Views & Reviews Past Caring

Marie Stopes: botany and birth control

BMJ 2012; 345 doi: (Published 29 October 2012) Cite this as: BMJ 2012;345:e7208

Re: Marie Stopes: botany and birth control

Wendy Moore, though noting that Marie Stopes was a member of the Eugenics society and had some ‘decidedly odd views’ arguably underplays the role of Stopes’ views on eugenics as a central and driving force in her life.

Stopes wrote of her opposition to her son, Harry’s choice of wife, Mary Wallis, because

‘The essential is health in a potential mother and she has an inherited disease of the eyes which not only makes her wear hideous glasses so that it is horrid to look at her, but the awful curse will carry on and I have the horror of our line being so contaminated and little children with the misery of glasses ... Mary and Harry are quite callous about both the wrong to their children, the wrong to my family and the eugenic crime.’ (1)

Stopes refused to attend her son’s wedding and even cut him out of her will as a result of his “callousness” in going through with the marriage.

Stopes founded the ‘Society for Birth Control and Racial Progress’ in 1921.(2) This points to the very close relationship between birth control/family planning and Stopes’ utopian (and eugenic!) vision to create a superior race.

She described herself as ‘God’s prophet’(3) for this cause. Her utopian vision was that birth control would lead the human race ‘into the promised land...’ so that ‘...people must be transformed ... into greater perfection of physical, mental and spiritual beauty.’ (4)

Her aim was to eliminate the
‘... vast and ever increasing stock of degenerate, feeble-minded, and unbalanced ... These populate most rapidly; these tend proportionately to increase; and these are like the parasite upon the healthy tree sapping out its vitality. These produce less than they consume, .... [and are] ever weakening the human stock.’(5)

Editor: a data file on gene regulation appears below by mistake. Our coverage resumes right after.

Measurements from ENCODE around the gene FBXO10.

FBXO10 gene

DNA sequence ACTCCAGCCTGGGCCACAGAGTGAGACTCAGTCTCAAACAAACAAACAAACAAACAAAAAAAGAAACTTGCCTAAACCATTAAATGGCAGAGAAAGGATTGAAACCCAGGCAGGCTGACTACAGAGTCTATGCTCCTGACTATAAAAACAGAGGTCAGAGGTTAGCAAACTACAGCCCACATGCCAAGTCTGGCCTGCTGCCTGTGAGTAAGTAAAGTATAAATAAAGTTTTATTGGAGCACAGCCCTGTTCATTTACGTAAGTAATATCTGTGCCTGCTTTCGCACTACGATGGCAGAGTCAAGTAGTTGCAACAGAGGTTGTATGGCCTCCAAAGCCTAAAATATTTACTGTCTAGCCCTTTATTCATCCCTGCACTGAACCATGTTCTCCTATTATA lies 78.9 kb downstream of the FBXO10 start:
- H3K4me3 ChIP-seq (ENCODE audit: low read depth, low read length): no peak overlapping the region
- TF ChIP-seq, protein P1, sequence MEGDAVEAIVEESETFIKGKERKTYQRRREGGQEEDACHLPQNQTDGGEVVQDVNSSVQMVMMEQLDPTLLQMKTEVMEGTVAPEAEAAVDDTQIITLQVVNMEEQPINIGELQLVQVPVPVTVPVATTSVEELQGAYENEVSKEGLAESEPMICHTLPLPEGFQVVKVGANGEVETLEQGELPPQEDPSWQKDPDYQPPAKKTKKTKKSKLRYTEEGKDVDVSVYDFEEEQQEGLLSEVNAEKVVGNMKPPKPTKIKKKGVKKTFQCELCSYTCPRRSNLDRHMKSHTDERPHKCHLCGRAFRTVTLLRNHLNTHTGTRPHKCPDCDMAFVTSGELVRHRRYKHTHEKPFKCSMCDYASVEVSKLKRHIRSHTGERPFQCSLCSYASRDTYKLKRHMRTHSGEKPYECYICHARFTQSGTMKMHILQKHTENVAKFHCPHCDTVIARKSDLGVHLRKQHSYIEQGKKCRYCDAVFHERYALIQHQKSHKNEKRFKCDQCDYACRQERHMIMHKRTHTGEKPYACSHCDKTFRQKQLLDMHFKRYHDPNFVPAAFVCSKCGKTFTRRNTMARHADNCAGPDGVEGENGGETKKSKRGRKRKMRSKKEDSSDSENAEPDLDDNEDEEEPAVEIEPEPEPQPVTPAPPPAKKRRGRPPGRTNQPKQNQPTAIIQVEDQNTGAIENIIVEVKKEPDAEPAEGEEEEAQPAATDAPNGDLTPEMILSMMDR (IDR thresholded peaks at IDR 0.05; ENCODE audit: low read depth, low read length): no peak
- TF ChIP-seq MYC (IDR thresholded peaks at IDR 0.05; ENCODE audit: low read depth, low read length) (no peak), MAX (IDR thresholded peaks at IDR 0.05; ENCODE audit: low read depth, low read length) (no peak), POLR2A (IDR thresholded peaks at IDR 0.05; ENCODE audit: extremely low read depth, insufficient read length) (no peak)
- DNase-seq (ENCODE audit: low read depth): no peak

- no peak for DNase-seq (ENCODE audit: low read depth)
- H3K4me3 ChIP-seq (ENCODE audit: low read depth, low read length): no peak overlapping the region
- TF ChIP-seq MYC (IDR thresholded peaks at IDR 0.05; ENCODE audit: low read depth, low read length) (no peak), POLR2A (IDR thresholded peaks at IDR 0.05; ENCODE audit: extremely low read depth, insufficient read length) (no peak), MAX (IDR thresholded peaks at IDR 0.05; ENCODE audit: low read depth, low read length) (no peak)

She was adamant that ‘... the only hope for the race is the conscious elimination of all diseased and overcrowded lives before their conception…’ (6)

It is therefore no coincidence that Stopes opened her first family planning clinic ‘in a poor area of North London’ as Moore notes.

However, the following is even more sinister. She proclaims that

‘It is the urgent duty of the community to make parenthood impossible for those whose mental and physical condition [is such that] ... there is ... a certainty that their offspring must be physically and mentally tainted, if not utterly permeated by disease. (7)

Not surprisingly, her answer to the problem of ‘the miserable, the degenerate, ..., who when reproducing multiply the misery and evil of the world...’(8) is sterilisation: She called for ‘sterilisation of those totally unfit for parenthood (to be) made ... compulsory .’(9)

If these are the kind of ‘decidedly odd views’ Moore has in mind perhaps they do put Stopes’ work in a quite different light to the rose-coloured glow Moore shines on it?

1. Quoted in Reist MT. Defiant Birth: Women who resist medical eugenics. 2006. p 40f.
2. Marie C Stopes. Wise Parenthood, G P Putnam’s Sons; 8th edition, 1922; introduction, p.10.
3. Marie C Stopes. Radiant Motherhood. GP Putnam’s Sons, New York and London 1921p. 249.
4. Marie C Stopes. Section on ‘Imperial and Racial Aspects’ in: Thomson JA, Hill L, Inge D et al. The Control of Parenthood. G P Putnam’s Sons. 1920; p.207-22.
5. Radiant Motherhood. p 245.
6. The Control of Parenthood
7. Radiant Motherhood, p 237.
8. Radiant Motherhood, p 247.
9. Radiant Motherhood; p. 249.

Competing interests: No competing interests

06 November 2012
DR HC Raabe
General Practice
Partington Central Surgery, Partington, Manchester, M31 4FL
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